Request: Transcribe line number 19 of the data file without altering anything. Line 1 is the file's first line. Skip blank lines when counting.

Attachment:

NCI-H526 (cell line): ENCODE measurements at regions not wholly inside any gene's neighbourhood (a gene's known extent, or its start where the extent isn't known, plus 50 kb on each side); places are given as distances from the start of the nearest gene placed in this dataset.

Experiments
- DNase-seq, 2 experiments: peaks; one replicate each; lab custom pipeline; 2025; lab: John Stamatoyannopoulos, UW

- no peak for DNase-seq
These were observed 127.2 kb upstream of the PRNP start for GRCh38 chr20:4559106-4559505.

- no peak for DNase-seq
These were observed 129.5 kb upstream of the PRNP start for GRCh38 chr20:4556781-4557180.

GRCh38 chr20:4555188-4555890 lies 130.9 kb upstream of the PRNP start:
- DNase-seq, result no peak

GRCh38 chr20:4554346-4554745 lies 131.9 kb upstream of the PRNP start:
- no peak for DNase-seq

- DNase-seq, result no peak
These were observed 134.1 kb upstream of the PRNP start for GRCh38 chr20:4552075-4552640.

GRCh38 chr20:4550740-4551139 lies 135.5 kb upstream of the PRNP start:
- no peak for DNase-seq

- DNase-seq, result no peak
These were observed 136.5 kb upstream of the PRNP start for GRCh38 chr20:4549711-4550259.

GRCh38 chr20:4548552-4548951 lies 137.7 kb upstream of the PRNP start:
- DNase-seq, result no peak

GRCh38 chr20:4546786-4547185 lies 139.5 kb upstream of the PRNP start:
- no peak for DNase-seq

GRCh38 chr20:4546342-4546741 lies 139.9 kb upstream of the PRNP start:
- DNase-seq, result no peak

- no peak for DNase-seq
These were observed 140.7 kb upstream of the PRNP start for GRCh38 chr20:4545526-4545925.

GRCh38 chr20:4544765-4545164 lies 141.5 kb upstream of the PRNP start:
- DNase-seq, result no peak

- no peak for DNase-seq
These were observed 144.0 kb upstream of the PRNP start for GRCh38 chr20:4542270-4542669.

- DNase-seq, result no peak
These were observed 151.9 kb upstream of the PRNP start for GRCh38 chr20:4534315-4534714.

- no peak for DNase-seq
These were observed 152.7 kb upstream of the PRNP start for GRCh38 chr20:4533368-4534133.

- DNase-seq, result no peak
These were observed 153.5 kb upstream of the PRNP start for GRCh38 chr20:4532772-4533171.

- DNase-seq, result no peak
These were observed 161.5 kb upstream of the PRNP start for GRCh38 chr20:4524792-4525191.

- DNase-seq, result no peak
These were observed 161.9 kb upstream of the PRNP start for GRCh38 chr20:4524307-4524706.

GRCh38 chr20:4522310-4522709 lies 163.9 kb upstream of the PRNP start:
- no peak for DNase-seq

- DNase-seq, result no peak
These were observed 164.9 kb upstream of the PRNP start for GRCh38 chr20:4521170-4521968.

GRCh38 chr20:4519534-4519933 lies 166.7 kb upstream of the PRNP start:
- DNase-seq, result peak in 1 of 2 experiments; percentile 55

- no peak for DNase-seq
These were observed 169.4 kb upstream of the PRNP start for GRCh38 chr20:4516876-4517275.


- DNase-seq, result no peak